c = puzzle[a][b]
c += 1
```

Now come the tests: first the row (which is equal to `puzzle[a]`

), then the column (`ls2`

), and finally the 3x3 box (`ls3`

) are tested to see if `c`

is different than every element of these three lists.

```
while c < 10:
if c not in puzzle[a]:
ls2 = []
for q in range(9):
ls2.append(puzzle[q][b])
if c not in ls2:
ls3 = []
x, y = a // 3, b // 3
for k in range(3*x, 3*x+3):
for l in range(3*y, 3*y+3):
ls3.append(puzzle[k][l])
if c not in ls3:
```

If `c`

is a unique element, it is a possible move! If so, we add it to the puzzle by assigment, increment our variable ‘count’, and increment the index of the list of coordinates to be solved (`i`

) and break out of the while loop. If any of these tests fail, `c`

cannot be a valid move for the position `ls[i]`

, so we increment c and continue the loop to test the next larger digit.

```
puzzle[a][b] = c
count += 1
i += 1
break
else: c += 1
else: c += 1
else: c += 1
```

If no digit 1-9 is a legal move at the given position the ‘count’ variable stays 0 and we use this to test whether a backtrack needs to be made. If so, we return the current position to 0 and decrement the index of the list of coordinates to be solved (`i`

). If all elements of this list have been iterated, we must have filled in a number at all positions so we can return the solved puzzle. Finally we call the intertior function `backtrack()`

in the exterior function `solve()`

with the arguments of the puzzle and the list of places to fill in.

```
if count == 0:
puzzle[a][b] = 0
i -= 1
return puzzle
```

Markdown is not good a tracking spaces between code entries, so make sure to line up each if/else and loop The full sudoku solver code is available here.

Now let’s test the solver! Pretty printing (each element of a list is given its own line) is helpful here to make the matrix readable, so let’s add the input and pprint it).

```
# example of an input
puzzle = [
[0, 0, 4, 0, 0, 1, 7, 0, 0],
[0, 8, 0, 0, 2, 0, 0, 0, 0],
[2, 0, 0, 0, 7, 0, 0, 0, 0],
[0, 0, 0, 5, 0, 3, 0, 7, 8],
[0, 0, 5, 0, 0, 0, 4, 0, 0],
[9, 6, 0, 1, 0, 4, 0, 0, 0],
[0, 0, 0, 0, 5, 0, 0, 0, 9],
[0, 0, 0, 0, 1, 0, 0, 6, 0],
[0, 0, 1, 7, 0, 0, 2, 0, 0]]
# example function call
import pprint
pprint.pprint (solve(puzzle))
~~~~~~~~~~~~~~~~~~~~~~~~~~~~~
[[5, 9, 4, 8, 3, 1, 7, 2, 6],
[7, 8, 3, 4, 2, 6, 9, 1, 5],
[2, 1, 6, 9, 7, 5, 8, 3, 4],
[1, 4, 2, 5, 9, 3, 6, 7, 8],
[8, 3, 5, 2, 6, 7, 4, 9, 1],
[9, 6, 7, 1, 8, 4, 3, 5, 2],
[3, 7, 8, 6, 5, 2, 1, 4, 9],
[4, 2, 9, 3, 1, 8, 5, 6, 7],
[6, 5, 1, 7, 4, 9, 2, 8, 3]]
[Finished in 0.9s]
```

The output looks good! No 0s remaining and no obvious errors in digit placement. Running this program on pypy for speed, the time is down to 183 ms.

```
(base) bbadger@bbadger:~/Desktop$ time pypy sudoku_solver.py
... (matrix shown here) ...
real 0m0.183s
user 0m0.144s
sys 0m0.021s
```

### Battleship placement validator

Say you are playing battleship the old fashioned way: with paper and a drawn 10x10 grid. You mark the positions of your ships with ‘1’s, but after doing so wonder if you made a mistake. Is your battleship field valid according to the rules that ships may be touching each other, and ships comprise of one carrier size 4 square, two battleships size 3, three destroyers size 2, and four subs of size 1?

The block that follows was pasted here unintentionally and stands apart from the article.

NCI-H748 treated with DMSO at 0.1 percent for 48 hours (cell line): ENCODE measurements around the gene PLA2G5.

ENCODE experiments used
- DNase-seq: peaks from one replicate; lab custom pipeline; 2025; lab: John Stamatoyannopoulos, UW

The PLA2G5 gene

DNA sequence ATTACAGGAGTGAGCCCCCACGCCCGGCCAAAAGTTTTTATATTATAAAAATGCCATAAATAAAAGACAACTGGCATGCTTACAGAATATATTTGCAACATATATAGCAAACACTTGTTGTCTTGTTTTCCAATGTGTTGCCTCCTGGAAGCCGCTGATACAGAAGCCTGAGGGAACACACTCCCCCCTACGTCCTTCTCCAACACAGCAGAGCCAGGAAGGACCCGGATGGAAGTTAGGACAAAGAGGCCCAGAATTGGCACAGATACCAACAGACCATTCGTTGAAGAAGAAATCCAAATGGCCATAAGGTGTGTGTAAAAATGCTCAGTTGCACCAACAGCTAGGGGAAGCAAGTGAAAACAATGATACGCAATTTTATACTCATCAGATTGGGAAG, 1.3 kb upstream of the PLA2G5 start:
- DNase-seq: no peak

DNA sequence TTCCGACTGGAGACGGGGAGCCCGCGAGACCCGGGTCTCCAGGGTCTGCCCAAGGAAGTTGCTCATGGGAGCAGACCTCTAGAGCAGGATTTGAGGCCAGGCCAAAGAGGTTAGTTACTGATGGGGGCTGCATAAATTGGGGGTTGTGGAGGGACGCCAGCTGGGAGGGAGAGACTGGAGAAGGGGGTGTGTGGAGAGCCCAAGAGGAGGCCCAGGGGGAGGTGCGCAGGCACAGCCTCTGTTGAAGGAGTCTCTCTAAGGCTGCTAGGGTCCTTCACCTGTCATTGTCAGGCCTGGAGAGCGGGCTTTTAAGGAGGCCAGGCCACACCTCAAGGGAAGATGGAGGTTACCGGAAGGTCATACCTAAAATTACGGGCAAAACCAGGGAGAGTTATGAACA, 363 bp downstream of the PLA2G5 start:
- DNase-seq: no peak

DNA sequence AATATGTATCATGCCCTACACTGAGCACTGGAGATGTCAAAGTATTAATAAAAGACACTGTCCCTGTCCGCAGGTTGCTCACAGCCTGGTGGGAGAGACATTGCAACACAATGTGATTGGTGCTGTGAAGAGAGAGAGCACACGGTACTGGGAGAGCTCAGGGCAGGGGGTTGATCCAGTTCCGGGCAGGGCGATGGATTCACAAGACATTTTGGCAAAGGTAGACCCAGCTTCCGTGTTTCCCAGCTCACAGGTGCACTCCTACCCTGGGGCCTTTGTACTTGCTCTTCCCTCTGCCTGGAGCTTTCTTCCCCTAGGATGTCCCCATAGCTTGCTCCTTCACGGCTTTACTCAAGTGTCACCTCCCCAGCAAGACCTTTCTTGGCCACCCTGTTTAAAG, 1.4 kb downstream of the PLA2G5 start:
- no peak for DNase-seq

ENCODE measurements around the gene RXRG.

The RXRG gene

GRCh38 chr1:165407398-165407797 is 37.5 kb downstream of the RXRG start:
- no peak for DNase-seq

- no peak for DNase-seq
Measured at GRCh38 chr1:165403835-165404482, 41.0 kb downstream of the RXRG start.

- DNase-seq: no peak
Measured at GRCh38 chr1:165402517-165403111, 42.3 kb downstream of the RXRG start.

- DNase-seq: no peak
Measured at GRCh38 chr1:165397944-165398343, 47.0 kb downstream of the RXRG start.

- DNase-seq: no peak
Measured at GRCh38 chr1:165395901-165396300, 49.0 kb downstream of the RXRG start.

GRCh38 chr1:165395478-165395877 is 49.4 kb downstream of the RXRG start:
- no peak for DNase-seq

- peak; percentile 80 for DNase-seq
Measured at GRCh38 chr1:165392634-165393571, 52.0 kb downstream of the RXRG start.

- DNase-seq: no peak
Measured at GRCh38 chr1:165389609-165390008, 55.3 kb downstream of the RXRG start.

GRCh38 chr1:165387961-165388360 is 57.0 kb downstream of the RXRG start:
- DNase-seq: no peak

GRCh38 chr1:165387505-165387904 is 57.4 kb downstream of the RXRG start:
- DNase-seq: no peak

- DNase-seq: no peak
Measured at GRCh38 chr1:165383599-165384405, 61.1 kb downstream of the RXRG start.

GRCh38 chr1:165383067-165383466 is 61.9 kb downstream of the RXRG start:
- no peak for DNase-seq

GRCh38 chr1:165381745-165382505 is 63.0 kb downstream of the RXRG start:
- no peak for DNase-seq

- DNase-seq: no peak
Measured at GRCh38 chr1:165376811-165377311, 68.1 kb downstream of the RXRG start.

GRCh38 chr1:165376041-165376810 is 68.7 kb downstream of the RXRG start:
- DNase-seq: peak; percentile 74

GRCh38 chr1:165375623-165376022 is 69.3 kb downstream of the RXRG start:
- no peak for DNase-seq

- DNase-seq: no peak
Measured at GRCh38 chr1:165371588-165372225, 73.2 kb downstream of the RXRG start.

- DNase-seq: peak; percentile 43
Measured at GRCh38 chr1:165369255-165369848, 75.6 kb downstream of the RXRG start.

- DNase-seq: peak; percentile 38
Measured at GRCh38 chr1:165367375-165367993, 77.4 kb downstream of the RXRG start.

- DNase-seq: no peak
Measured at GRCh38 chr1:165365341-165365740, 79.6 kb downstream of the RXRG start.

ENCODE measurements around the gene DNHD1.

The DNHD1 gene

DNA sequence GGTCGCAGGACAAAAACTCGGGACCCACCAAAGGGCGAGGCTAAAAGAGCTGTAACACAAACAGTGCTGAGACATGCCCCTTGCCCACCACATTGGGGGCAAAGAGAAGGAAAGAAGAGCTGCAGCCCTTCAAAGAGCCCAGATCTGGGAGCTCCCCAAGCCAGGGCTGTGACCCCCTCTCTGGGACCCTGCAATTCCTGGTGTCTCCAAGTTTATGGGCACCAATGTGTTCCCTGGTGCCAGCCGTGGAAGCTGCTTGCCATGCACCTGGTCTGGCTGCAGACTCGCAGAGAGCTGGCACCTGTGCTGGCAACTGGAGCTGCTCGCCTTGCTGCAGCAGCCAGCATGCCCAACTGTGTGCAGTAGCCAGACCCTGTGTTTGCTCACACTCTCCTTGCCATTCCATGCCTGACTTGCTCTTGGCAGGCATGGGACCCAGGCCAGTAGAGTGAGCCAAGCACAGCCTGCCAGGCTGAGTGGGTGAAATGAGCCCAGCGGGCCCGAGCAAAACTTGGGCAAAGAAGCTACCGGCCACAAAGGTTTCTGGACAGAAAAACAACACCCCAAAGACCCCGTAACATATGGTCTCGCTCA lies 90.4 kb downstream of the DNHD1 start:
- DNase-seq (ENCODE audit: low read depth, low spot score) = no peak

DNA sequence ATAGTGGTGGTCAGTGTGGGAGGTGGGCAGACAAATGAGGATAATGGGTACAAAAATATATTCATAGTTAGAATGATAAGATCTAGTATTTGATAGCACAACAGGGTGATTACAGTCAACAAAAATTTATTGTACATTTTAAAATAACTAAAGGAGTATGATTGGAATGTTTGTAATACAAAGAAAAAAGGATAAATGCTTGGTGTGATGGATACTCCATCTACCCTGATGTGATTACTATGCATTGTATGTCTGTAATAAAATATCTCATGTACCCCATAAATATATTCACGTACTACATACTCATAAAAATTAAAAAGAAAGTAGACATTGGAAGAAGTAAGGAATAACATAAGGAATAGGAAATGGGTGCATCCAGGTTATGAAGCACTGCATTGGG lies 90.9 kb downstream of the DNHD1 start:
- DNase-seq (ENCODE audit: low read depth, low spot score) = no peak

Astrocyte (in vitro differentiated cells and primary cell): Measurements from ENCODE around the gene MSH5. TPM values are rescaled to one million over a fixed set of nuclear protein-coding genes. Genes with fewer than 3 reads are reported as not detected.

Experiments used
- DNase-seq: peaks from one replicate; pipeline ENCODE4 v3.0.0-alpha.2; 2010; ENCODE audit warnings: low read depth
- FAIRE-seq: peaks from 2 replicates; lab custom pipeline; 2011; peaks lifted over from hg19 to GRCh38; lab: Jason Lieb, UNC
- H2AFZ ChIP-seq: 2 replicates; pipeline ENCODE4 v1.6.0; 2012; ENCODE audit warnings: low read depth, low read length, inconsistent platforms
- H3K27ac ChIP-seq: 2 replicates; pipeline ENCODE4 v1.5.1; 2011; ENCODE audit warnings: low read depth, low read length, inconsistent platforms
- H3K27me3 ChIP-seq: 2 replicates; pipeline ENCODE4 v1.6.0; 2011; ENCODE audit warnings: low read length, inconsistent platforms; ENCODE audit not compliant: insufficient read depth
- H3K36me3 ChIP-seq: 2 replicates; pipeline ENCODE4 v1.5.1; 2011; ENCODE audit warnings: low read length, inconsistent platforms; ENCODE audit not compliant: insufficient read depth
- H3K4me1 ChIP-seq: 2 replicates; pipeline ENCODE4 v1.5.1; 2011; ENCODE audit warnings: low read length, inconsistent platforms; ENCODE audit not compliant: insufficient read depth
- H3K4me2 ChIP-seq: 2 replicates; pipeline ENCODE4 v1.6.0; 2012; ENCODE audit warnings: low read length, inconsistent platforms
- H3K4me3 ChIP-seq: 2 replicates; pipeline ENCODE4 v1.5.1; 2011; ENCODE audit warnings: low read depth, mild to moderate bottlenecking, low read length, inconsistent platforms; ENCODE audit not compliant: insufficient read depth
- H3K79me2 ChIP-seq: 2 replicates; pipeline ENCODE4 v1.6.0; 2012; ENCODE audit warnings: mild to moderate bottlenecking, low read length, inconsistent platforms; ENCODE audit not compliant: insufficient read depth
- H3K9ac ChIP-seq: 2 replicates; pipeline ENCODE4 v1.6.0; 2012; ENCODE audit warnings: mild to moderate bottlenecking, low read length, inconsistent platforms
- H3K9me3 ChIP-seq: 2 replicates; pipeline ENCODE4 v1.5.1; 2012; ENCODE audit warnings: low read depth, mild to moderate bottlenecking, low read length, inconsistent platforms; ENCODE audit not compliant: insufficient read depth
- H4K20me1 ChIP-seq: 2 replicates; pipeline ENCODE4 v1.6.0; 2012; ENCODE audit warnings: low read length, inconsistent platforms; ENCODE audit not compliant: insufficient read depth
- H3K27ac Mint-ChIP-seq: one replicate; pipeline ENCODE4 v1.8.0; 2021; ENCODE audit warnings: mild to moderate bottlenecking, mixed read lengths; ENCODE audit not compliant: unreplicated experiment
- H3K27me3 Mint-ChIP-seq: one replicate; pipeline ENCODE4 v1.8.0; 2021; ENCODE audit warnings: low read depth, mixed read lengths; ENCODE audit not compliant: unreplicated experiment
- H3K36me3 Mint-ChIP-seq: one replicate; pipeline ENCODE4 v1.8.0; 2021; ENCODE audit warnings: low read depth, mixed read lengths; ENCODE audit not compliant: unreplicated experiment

We can represent the battleship grid with a list of lists corresponding to a matrix:

```
field = [[1, 0, 0, 0, 0, 0, 0, 0, 0, 0],
[1, 1, 1, 0, 0, 0, 0, 0, 1, 0],
[1, 1, 0, 0, 0, 0, 0, 0, 1, 0],
[1, 1, 0, 0, 0, 0, 0, 0, 0, 0],
[1, 1, 0, 0, 0, 0, 0, 0, 1, 0],
[1, 1, 0, 0, 1, 1, 1, 0, 0, 0],
[1, 0, 0, 0, 0, 0, 0, 0, 1, 0],
[0, 0, 0, 0, 0, 0, 0, 0, 0, 0],
[0, 0, 0, 0, 0, 0, 0, 0, 0, 0],
[0, 0, 0, 0, 0, 0, 0, 0, 0, 0]]
```

How do we go about determining if this is a valid field? A simple test that comes to mind is to count the number of positions and determine if this number exceeds or falls short of what it should be (20), which can be accomplished by nesting two loops and incrementing a counter for each position with a ship (denoted `1`

).

```
# preliminary check for the correct number of spaces
count = 0
for lst in field:
for element in lst:
if element == 1:
count += 1
if count != 20:
return False
```

But for all the combinations of placements where there are the correct number of positions marked, how do we tell which ones are valid and which are not?

Suppose there was only one ship, a carrier. Then the problem is easier, and it is a simple task to see if the field is valid: simply loop over each element of the field (left to right and top to bottom is the order for two nested loops) and for the first `1`

, see if there are three other `1`

s to the right or below. The trailing `1`

s will not be above or behind because then we would not be observing the first `1`

! If there are indeed three `1`

s behind or below the first but no more `1`

s anywhere else, we have a valid board and vice versa.